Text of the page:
Sichuan Court Sentences Officials and Company Officers for Environmental Crimes

September 29, 2005

A court in Chengdu, Sichuan province, has found three Sichuan Chemical Company officials and three local environmental protection bureau officials criminally liable for severely polluting the Tuojiang River in 2004, according to a People's Daily article. The Sichuan Chemical Company incident was one of two damaging pollution incidents in March and May 2004 along the Tuojiang River. The incidents forced the water supply to about 1 million people to be suspended, and caused heavy financial losses and physical damage that will take years for the area to recover from, according to these three reports (1, 2, 3).

The Tuojiang River pollution incidents led to the arrest of environmental protection bureau officials, according to an April 16 People's Daily report. The court in Chengdu sentenced the Deputy Director of the Qingbaijiang Environmental Protection Bureau Pollution Management office and the Environmental Monitoring Station Director to 2 1/2 years imprisonment each, and the Environmental Inspection and Control Institute Director was sentenced to a 1 1/2 year term with a two year suspended sentence. The court sentenced the general manager of the chemical company to three years in prison but suspended the sentence, and fined him 30,000 yuan. Two company environmental protection directors were fined 30,000 yuan each.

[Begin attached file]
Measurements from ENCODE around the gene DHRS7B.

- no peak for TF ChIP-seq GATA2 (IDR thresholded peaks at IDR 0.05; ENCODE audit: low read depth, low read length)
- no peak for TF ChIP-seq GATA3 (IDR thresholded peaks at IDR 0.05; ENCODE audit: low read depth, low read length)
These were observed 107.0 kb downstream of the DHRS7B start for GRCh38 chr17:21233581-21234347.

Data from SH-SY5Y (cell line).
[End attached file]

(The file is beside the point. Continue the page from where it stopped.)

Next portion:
Environmental crimes have been defined in the Criminal Law since 1997, but criminal investigations into pollution incidents have been rare, according to a Legal Daily article. The Sichuan Chemical Company case is the first in which environmental polluters and environmental protection officials have been investigated at the same time for an environmental crime. The officials likely were charged under Article 408 of the Criminal Law, which punishes dereliction of duty when officials responsible for environmental protection do not meet their responsibilities.

Central government environmental protection officials have expressed support for holding individuals, enterprises, and local officials responsible for environmental degradation, according to a February Beijing News article. Central government officials seem convinced that criminal charges against individuals responsible for allowing pollution constitutes an important step in preventing environmental degradation, which has resulted in increasing rioting and social unrest in China in 2004 and 2005.